As an early career teacher, I took advice from anyone who offered it. Questions were like air, in high demand and necessary for survival.
Although I never felt good enough in a lot of areas, I comforted myself with the reminder that I was still new at the job, the career that would define my life.
But no pressure there....
Growing out of my early years (we’ll say years one to five), there were many other myths that I noticed about middle career teachers. Like the middle child, they aren’t the oldest or youngest anymore but can often get lost in the mix.
Along with the time in the classroom and natural “comfort” that can happen, many first career teachers are growing up with their jobs. By my fifth year, I was a new mom, early in my marriage, and building that life outside of school. My home life became more challenging to balance than in my early years.
When I started teaching, my job WAS my life. Arriving early every day and staying late, then staying up half the night writing lesson plans that often didn’t go as well as I had imagined they would. But I had the time to be the job and proud that I was.
Things got more complicated moving through my middle years, as my son got older and my marriage didn’t go as planned. By year eight, I was balancing my work life with my divorce and home life. Of course, the lack of happiness at home propelled me back into my work where I wasn’t really satisfied, but had potential.
As a middle career teacher, I needed to work harder to get better because being just a “good” educator wasn’t enough for me. I longed to be the kind of teacher students remembered when asked “which teacher made the biggest impact on your life?” The learning in our space needed to be amped up.
Since I wasn’t necessarily getting the feedback I needed for growth, I took it upon myself to try my hand at National Board Certification since everyone told me about the rigor of the process and how worthwhile it was. Deeply reflecting on my practice, I began to blog and get connected on Twitter.
These moves changed me as a teacher; they forced me to move beyond the ease of complacency that can happen in middle years as an educator. It becomes way too easy in years eight through 15 to recycle projects without change, especially if teaching the same classes year after year.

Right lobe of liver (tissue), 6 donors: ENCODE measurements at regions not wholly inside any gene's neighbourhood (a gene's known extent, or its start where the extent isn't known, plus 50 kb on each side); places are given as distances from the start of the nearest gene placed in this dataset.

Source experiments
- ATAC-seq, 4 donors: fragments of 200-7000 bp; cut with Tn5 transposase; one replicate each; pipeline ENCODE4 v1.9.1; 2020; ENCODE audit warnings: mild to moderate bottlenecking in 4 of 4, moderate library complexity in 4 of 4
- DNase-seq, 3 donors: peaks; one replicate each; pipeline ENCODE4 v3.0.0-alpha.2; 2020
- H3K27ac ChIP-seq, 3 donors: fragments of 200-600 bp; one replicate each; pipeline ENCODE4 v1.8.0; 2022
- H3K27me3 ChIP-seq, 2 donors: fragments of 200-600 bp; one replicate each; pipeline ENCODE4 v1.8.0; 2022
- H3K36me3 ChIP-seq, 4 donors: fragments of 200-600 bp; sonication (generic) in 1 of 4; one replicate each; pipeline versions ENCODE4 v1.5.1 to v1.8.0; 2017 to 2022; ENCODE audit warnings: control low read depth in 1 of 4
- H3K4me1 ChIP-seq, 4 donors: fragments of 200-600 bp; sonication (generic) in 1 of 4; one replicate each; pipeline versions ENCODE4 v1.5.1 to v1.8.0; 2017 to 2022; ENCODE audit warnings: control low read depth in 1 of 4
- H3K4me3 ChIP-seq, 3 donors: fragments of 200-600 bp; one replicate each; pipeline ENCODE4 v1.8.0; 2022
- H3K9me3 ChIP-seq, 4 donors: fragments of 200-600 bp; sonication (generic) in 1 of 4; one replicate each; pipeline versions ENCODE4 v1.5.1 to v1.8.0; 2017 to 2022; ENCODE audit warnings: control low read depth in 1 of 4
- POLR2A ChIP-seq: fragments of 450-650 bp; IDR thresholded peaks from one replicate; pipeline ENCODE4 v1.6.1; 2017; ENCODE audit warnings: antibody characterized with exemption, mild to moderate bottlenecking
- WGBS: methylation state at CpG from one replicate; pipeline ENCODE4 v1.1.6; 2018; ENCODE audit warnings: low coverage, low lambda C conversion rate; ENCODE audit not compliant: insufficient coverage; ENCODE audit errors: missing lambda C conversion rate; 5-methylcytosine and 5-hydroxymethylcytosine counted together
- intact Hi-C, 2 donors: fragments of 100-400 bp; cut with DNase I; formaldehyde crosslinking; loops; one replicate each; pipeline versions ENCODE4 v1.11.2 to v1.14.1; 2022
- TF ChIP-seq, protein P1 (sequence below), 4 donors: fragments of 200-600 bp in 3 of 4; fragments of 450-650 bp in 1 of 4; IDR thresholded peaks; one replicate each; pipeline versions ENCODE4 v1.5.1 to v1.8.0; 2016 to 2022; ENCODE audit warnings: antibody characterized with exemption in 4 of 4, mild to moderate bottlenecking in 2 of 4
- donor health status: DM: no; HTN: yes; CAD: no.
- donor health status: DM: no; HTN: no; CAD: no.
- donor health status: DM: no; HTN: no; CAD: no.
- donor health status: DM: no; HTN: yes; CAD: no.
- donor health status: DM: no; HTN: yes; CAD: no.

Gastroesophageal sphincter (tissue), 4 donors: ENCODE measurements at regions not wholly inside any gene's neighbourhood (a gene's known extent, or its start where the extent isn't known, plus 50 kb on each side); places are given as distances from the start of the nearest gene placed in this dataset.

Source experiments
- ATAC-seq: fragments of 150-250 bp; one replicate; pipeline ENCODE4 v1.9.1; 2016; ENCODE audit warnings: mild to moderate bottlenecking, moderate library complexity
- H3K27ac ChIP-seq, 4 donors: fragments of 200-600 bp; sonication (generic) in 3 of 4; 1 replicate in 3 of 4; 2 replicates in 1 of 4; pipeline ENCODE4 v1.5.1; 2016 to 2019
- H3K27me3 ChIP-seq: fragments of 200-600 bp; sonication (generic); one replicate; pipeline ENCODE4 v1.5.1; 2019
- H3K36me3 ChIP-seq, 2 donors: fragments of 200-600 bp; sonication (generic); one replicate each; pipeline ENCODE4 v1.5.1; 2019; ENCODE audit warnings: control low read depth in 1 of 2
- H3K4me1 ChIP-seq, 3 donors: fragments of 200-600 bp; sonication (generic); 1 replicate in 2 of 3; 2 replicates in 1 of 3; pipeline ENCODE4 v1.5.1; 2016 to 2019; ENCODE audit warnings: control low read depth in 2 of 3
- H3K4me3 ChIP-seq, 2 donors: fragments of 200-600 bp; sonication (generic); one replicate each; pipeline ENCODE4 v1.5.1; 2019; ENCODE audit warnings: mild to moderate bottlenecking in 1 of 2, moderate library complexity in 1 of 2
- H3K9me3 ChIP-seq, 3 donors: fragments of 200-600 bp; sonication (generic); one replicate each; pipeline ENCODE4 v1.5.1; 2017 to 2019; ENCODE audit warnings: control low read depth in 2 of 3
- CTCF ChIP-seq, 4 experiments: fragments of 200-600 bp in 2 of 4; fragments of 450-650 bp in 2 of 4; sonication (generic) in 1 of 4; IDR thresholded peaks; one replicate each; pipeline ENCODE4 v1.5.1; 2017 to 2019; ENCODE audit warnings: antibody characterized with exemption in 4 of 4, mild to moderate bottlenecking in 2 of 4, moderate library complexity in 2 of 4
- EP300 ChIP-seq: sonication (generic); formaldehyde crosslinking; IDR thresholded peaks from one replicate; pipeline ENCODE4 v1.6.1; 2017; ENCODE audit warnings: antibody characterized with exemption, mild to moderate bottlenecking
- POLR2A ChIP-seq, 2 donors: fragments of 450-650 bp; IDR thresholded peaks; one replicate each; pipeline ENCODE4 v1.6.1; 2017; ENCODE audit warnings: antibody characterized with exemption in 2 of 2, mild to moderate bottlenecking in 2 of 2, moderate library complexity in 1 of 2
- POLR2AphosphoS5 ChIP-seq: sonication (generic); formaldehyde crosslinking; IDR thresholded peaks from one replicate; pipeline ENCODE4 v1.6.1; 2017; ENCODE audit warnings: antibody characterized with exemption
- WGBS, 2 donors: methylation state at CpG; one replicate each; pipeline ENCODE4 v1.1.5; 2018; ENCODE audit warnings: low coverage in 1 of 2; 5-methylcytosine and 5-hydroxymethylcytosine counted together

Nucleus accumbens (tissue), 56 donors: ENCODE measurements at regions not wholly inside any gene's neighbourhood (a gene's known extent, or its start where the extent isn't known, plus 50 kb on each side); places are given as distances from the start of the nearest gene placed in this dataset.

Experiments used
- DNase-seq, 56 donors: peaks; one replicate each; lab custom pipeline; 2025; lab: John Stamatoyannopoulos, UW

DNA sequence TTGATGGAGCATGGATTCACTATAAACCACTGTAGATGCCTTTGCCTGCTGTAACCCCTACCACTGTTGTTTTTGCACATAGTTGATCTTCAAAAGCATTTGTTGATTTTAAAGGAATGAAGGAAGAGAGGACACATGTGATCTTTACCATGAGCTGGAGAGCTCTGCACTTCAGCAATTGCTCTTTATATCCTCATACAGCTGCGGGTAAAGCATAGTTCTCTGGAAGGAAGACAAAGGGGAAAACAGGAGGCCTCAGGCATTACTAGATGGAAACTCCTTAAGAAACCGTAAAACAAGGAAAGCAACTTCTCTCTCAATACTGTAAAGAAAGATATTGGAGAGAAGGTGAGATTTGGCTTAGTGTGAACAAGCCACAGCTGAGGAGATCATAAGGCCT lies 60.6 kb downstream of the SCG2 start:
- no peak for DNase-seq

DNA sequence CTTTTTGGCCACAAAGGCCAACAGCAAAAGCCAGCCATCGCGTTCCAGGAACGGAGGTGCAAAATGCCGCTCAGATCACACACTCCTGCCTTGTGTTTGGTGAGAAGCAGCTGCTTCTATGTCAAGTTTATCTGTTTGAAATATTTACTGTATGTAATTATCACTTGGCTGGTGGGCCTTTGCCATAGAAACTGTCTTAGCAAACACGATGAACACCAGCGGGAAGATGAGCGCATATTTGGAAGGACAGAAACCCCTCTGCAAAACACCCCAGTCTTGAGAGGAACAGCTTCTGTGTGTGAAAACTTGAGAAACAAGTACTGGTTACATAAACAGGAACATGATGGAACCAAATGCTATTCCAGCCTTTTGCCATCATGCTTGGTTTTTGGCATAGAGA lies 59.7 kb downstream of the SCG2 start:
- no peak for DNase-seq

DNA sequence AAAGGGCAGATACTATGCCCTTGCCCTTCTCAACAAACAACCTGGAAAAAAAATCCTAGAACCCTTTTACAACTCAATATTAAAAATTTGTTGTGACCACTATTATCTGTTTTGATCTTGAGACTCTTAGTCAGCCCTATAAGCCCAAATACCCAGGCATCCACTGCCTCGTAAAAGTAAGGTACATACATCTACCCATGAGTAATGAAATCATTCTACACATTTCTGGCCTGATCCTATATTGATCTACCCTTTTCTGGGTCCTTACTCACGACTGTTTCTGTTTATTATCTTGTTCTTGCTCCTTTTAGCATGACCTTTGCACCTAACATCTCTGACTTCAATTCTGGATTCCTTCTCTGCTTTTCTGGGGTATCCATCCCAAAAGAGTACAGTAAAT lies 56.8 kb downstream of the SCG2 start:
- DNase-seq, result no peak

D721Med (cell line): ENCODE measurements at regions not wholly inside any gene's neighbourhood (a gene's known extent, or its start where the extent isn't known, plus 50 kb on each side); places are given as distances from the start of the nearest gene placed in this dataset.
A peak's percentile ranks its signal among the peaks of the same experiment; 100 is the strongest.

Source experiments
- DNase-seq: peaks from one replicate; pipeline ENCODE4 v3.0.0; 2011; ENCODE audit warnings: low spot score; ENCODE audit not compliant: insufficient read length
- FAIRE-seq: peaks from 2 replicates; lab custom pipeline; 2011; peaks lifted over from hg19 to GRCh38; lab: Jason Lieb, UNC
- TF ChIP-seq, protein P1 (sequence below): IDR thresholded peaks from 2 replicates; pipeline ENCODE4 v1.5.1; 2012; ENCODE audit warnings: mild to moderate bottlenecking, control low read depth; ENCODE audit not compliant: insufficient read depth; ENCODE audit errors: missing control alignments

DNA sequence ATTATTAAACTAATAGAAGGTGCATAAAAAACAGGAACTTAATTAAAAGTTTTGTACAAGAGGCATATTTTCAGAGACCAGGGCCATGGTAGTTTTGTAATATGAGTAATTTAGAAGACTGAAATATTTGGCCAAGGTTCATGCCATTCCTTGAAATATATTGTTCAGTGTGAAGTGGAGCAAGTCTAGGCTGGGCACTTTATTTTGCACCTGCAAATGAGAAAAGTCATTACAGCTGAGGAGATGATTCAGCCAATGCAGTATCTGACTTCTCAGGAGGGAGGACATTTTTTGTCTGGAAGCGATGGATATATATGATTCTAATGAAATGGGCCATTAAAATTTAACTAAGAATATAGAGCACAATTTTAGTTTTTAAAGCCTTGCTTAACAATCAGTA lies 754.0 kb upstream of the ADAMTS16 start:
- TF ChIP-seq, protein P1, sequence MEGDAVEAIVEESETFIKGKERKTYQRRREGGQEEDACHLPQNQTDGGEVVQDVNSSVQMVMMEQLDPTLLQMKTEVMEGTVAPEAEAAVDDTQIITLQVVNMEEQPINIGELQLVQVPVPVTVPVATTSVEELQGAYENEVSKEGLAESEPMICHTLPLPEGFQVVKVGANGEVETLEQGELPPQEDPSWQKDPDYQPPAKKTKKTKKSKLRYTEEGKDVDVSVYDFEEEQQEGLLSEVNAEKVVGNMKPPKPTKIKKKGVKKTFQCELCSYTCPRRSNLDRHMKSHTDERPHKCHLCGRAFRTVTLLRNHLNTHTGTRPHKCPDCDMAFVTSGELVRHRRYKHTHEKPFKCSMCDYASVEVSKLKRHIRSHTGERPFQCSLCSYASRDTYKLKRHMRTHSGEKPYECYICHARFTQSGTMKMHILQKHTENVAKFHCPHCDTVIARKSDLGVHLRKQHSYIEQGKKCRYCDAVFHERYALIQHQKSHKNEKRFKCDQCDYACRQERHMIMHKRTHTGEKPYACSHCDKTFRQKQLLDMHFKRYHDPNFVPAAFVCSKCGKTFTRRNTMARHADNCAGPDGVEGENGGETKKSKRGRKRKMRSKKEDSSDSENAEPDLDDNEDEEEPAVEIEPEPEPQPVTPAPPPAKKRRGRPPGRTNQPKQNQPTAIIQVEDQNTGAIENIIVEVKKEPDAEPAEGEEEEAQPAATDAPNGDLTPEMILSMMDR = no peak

Boredom can be a killer to innovation, so I realized that if I wasn’t excited to come to class, my students also wouldn’t be.
So, I did something very uncomfortable... I started over in a way.
Change HAD to happen. The more I connected with folks on Twitter and the more I considered my practice, I realized I had so much to learn despite having learned so much since year one.
There was a tech infusion revolution in my classroom and I started to deeply consider practices that I’d grown used to, like how students were assessed and who was doing the heavy lifting. Reflection and Twitter were helping me grow so much, so I figured why not introduce them to my classes too? Why not grow with the students as we explore new learning together?
My middle years despite the personal struggles and challenges (and there were many) became the years that began my metamorphosis into where I am now. Sixteen years into my career, now a lead learner working to get more of best practices into the hands of more teachers for the benefit of all kids.
When in the middle of the change, it’s easy to think that everyone else is getting it, but that isn’t necessarily the truth. Just because something comes easily or we become aware of something, doesn’t mean everyone else has also. It’s our job to share our stories and work together to make real, sustainable change in education globally.
Taking risks has become a hallmark of my career and they aren’t all winners. Sometimes they flop and I have to be comfortable with that. I must share those failures as well as the successes or else the context is lost. In education, each up hinges on the down that came before it and the more transparent we are about that with our colleagues and students, the richer the learning environments are.
Change is the only constant.
So as I’m transitioning into my new role and learning more every day, I keep my feet firmly planted in the memory of staying fresh with best pedagogical practices and continue to listen so I keep growing.
Here are some things I do every day to keep moving forward:
- Spend time on Twitter, connecting with educators who push my thinking
- Read a few blog posts every day and share the ones I feel can help others
- Reflect and write on my own blog to keep myself honest
- Talk to my colleagues about best practices
- Visit classrooms to see great teaching in action
- Go to edcamps and educational conferences to mix and mingle in person
- Try out new apps that may help me be more efficient or help students learn better
- Give and ask for feedback where applicable
- Read educational books and journals that keep me up to date with the newest findings and research
What have you done in your career to stay fresh? Please share.
The opinions expressed in Work in Progress are strictly those of the author(s) and do not reflect the opinions or endorsement of Editorial Projects in Education, or any of its publications.